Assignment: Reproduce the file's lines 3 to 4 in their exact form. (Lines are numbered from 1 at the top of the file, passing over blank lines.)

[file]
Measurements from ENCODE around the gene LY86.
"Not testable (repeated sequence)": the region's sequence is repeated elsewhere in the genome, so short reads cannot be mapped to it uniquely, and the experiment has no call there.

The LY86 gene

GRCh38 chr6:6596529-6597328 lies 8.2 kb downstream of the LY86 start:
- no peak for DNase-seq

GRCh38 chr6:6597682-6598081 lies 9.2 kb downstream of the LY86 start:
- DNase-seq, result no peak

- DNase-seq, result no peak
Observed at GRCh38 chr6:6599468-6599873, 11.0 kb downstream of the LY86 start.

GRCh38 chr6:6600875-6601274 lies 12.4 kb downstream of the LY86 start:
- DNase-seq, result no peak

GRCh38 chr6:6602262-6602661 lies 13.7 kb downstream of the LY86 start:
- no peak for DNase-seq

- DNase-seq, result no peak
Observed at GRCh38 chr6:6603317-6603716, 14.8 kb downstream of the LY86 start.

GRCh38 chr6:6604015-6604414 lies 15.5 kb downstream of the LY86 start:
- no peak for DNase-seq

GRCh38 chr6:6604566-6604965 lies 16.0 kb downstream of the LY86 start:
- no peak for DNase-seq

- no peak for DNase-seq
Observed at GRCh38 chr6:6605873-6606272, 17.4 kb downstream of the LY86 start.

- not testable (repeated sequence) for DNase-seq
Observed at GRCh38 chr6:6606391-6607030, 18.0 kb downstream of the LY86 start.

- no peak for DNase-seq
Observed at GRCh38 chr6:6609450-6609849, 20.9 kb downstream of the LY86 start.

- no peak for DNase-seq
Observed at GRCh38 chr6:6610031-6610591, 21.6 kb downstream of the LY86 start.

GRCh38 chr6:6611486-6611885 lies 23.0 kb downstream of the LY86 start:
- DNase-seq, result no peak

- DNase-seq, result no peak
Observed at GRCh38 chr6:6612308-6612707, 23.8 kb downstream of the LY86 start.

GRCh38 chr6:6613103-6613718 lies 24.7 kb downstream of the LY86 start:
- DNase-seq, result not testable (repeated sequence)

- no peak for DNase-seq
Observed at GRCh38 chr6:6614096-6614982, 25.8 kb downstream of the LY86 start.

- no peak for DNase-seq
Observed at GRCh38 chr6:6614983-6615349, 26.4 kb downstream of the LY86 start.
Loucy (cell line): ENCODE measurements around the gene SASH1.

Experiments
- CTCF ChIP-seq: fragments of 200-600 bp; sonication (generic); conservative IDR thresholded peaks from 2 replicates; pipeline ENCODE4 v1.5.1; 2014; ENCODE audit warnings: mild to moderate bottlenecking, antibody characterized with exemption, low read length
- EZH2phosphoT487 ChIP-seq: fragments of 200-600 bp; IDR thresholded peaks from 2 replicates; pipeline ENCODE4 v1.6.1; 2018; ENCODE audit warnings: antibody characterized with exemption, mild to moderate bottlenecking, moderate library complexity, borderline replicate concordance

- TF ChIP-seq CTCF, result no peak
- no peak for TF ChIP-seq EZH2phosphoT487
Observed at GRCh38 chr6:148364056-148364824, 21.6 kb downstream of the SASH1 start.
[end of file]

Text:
The LY86 gene

GRCh38 chr6:6596529-6597328 lies 8.2 kb downstream of the LY86 start: